IAS topper wants to fight corruption

Civil service examination topper Anudeep Durishetty.

Civil service examination topper Anudeep Durishetty was always confident of cracking the exam, but never thought he would come first. The elder son of Durishetty Manohar, an additional assistant engineer in the Telangana state electricity department, and Jyothy, a homemaker, Anudeep attributes his success to determination and quality hard work.

After completing BTech in Electronics and Instrumentation from BITS, Pilani, in 2011, Anudeep worked in Google. In 2013, he was selected for the Indian Revenue Service and was posted with the Customs and Central Excise Department in 2016. Anudeep won the best officer trainee award during the weapons training programme at NISA, Hyderabad. He is a football player as well, and has a keen interest in Artificial Intelligence. Excerpts from the interview from Hyderabad with Anudeep, in Metpally.

After four previous attempts, did you expect to top the exam this time?

The journey has been long and tough, this was my fifth attempt. Yes, I did believe that I will crack the civil service examinations. Everything is possible if one believes in himself and prepares for the examinations in a consistent manner with dedication. And dedication will certainly take you to success.

In my second attempt, I was selected for the Indian Revenue Service and I am currently serving as Assistant Commissioner at the Central GST (CGST) office in Hyderabad. I am happy to get the top rank on my fifth attempt. It is just sinking in and I am enjoying the moment. In my intermediate and also in BTech course, I was an above average student. You don’t have to be super intelligent in academics to crack IAS. What counts is your determination.

I decided to write UPSC exams during my final year of B tech. Despite a few chances in campus recruitment, I decided to stick to my dream. But I never thought that I would get the first rank. It’s a tough exam, lakhs of people write the exam. In India, there is no dearth of talented people. I am happy that I am in this position. Even as an IRS officer, wherever I was posted, I gave my 100%. I have to do justice to the salary paid by the government. That was my goal as an IRS officer or when I was working with Google. I always keep in mind that I have to give my best and work in public interest.

You have been working in the CGST department, how did you spare time for preparation?

I was in charge of indirect taxes administration at the Jeedimetla division. In the last one year, CGST work has been hectic. We did a lot of public outreach programmes, answering people’s queries. But every day I used to prepare for at least two to three hours. During weekends, I used to prepare for at least 10 hours a day. But the experience I had at the CGST will help me in the years to come.

During IRS training, you had a chance to visit Singapore to study their anti-corruption policies. Do you think corruption can be eradicated?

Corruption should be eliminated institutionally through a multipronged effort like in Singapore. Corruption could be eliminated if you have institutions. Government officers must be accountable, the public should have a right to question. Once we have the systems in place then corruption could be brought down. India has come a long way since Independence. There were many achievements, but we will have to do a lot more. That’s what excites me. I am happy that I too can contribute to this wonderful developmental journey.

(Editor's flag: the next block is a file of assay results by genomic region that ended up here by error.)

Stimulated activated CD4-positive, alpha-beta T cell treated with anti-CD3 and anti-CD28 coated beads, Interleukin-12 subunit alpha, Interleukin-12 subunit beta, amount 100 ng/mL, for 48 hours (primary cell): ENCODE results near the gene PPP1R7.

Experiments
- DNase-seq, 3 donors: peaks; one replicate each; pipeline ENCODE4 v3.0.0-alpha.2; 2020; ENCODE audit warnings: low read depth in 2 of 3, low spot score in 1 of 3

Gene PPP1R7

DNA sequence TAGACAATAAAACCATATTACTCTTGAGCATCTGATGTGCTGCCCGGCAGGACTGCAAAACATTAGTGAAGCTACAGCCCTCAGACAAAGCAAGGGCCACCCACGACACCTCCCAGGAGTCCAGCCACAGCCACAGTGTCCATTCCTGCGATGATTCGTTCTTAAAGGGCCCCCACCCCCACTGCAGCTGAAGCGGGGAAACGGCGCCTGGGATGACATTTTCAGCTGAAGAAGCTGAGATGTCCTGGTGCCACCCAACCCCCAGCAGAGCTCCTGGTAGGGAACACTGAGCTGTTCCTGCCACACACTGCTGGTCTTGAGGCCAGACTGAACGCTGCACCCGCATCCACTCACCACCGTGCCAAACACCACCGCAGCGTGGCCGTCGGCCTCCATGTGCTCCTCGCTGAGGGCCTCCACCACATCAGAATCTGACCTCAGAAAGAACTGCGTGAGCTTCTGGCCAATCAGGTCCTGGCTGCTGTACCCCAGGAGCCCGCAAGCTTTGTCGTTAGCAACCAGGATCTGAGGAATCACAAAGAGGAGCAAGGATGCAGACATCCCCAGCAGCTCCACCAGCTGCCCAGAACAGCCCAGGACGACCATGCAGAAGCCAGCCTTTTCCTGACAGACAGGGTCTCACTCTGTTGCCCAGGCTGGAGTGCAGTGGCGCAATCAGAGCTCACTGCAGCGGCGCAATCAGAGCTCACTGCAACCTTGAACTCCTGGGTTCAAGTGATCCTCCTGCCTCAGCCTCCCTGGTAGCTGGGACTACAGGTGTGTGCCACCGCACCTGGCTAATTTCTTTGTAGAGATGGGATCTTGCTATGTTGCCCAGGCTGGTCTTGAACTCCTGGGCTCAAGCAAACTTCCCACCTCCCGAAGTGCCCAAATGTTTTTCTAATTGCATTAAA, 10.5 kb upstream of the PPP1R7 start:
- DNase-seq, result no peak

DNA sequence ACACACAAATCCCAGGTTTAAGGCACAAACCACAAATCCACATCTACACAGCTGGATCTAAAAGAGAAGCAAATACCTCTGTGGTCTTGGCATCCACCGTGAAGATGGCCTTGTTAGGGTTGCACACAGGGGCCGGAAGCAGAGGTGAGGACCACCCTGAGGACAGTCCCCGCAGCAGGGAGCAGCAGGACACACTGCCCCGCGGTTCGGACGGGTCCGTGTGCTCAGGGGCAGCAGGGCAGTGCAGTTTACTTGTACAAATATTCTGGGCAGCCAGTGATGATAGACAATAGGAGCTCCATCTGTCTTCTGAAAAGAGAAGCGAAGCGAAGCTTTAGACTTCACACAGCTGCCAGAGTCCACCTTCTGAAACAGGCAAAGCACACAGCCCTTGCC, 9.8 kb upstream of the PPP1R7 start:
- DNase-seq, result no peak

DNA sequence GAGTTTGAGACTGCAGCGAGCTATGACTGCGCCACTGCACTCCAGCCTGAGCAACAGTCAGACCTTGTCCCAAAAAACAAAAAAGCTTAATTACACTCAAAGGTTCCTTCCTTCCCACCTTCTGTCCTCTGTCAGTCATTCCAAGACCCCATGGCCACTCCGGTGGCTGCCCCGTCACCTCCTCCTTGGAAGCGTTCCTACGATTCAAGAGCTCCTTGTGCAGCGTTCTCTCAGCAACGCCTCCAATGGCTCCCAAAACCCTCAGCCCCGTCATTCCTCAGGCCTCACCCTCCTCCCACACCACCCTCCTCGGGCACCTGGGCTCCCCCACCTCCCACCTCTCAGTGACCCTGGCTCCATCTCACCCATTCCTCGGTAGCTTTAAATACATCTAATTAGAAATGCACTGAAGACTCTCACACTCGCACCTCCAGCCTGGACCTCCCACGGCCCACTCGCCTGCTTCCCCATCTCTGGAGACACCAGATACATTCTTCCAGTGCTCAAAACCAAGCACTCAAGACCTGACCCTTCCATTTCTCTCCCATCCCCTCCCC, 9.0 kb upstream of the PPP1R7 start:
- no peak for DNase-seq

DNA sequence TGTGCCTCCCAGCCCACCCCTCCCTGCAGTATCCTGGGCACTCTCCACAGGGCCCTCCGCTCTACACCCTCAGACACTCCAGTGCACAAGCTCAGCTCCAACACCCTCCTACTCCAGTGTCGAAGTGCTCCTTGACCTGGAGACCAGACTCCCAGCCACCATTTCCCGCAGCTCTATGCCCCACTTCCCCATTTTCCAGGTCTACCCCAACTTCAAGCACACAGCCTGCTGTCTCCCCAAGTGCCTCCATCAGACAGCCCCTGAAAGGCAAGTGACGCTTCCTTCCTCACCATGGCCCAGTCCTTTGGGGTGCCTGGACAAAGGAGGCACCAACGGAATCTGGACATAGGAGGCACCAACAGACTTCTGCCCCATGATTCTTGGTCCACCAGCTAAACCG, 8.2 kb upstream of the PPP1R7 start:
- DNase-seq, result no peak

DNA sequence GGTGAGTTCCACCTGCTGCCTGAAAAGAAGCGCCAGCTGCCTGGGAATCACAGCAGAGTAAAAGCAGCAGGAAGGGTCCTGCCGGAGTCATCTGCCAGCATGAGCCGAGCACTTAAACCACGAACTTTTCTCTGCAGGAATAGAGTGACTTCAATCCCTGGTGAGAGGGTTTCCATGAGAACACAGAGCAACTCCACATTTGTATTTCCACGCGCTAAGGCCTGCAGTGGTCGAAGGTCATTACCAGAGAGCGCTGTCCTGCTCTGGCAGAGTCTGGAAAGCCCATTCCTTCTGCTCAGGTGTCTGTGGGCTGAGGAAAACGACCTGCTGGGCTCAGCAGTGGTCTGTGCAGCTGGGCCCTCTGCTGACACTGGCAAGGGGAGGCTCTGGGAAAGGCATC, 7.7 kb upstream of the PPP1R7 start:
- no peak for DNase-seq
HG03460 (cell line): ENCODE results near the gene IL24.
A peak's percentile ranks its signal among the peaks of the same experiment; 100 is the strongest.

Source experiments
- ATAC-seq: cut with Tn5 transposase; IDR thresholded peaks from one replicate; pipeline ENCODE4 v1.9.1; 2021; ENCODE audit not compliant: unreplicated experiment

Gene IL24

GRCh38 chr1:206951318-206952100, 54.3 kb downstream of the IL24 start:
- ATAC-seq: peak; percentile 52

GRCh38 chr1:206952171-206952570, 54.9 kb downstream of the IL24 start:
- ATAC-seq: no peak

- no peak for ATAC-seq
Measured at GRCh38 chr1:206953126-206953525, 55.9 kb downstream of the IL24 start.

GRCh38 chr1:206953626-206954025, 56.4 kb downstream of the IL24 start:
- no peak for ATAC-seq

Now that you have reached the top, what is your next goal?

I want to give my 100% to society. There are different ways of serving society and civil services is one such way. Lawyers and police officers also do service to the nation. I felt IAS is a better platform. I have just crossed the first step. I will do well to the best of my abilities.

To whom do you attribute your success and are you happy leaving the IRS?

My parents encouraged me whenever I faltered. Without them, I could not have succeeded. My father, who came from a small village called Chittapur, has already reminded me of the responsibilities ahead. I am grateful to all. When I failed three times, I did not get depressed, but corrected myself. Working for IRS is meaningful, but IAS gives you wider responsibility. In IRS I have learned only one aspect of the economy. As an IAS officer, I can be a part of nation-building.

How was your preparation and which state cadre have you opted for?

I have opted for Telangana cadre. It is the youngest state and it has a lot of potential. I want to play my part in its development. As far as preparation is concerned, I took Anthropology in the Mains exams and prepared on my own. I practised writing answers as we do not have time to think during the examination. In my personality test, I was asked more about my family background. They wanted to know why I wanted to shift from IRS to IAS and also on my subject, Anthropology. They also asked me about my hobbies.

I believe that our background makes no difference at all. You don’t have to be from a great background. Only performance matters. I believe that there is no need to join coaching centres. One can easily avail information through the internet. Quality of preparation is more important than the number of hours.

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